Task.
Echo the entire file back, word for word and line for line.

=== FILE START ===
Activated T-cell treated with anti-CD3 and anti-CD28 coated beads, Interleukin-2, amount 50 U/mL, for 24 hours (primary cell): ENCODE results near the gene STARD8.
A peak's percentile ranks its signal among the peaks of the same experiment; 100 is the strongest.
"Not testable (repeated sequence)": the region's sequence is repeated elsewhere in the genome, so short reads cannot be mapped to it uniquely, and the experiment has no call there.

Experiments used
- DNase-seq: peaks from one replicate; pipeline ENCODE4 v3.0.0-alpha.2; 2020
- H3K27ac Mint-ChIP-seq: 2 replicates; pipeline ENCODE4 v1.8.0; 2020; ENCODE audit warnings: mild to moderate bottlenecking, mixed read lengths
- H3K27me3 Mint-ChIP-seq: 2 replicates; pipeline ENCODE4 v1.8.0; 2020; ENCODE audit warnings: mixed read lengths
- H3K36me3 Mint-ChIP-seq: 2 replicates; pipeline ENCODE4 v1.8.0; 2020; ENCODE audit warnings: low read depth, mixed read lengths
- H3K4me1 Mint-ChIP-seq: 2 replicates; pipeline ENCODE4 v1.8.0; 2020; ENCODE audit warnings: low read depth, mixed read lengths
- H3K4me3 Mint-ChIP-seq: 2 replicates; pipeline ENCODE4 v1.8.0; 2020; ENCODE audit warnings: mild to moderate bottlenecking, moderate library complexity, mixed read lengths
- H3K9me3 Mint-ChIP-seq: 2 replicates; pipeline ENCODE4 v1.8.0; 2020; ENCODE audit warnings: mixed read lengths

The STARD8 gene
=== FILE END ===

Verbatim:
Activated T-cell treated with anti-CD3 and anti-CD28 coated beads, Interleukin-2, amount 50 U/mL, for 24 hours (primary cell): ENCODE results near the gene STARD8.
A peak's percentile ranks its signal among the peaks of the same experiment; 100 is the strongest.
"Not testable (repeated sequence)": the region's sequence is repeated elsewhere in the genome, so short reads cannot be mapped to it uniquely, and the experiment has no call there.

Experiments used
- DNase-seq: peaks from one replicate; pipeline ENCODE4 v3.0.0-alpha.2; 2020
- H3K27ac Mint-ChIP-seq: 2 replicates; pipeline ENCODE4 v1.8.0; 2020; ENCODE audit warnings: mild to moderate bottlenecking, mixed read lengths
- H3K27me3 Mint-ChIP-seq: 2 replicates; pipeline ENCODE4 v1.8.0; 2020; ENCODE audit warnings: mixed read lengths
- H3K36me3 Mint-ChIP-seq: 2 replicates; pipeline ENCODE4 v1.8.0; 2020; ENCODE audit warnings: low read depth, mixed read lengths
- H3K4me1 Mint-ChIP-seq: 2 replicates; pipeline ENCODE4 v1.8.0; 2020; ENCODE audit warnings: low read depth, mixed read lengths
- H3K4me3 Mint-ChIP-seq: 2 replicates; pipeline ENCODE4 v1.8.0; 2020; ENCODE audit warnings: mild to moderate bottlenecking, moderate library complexity, mixed read lengths
- H3K9me3 Mint-ChIP-seq: 2 replicates; pipeline ENCODE4 v1.8.0; 2020; ENCODE audit warnings: mixed read lengths

The STARD8 gene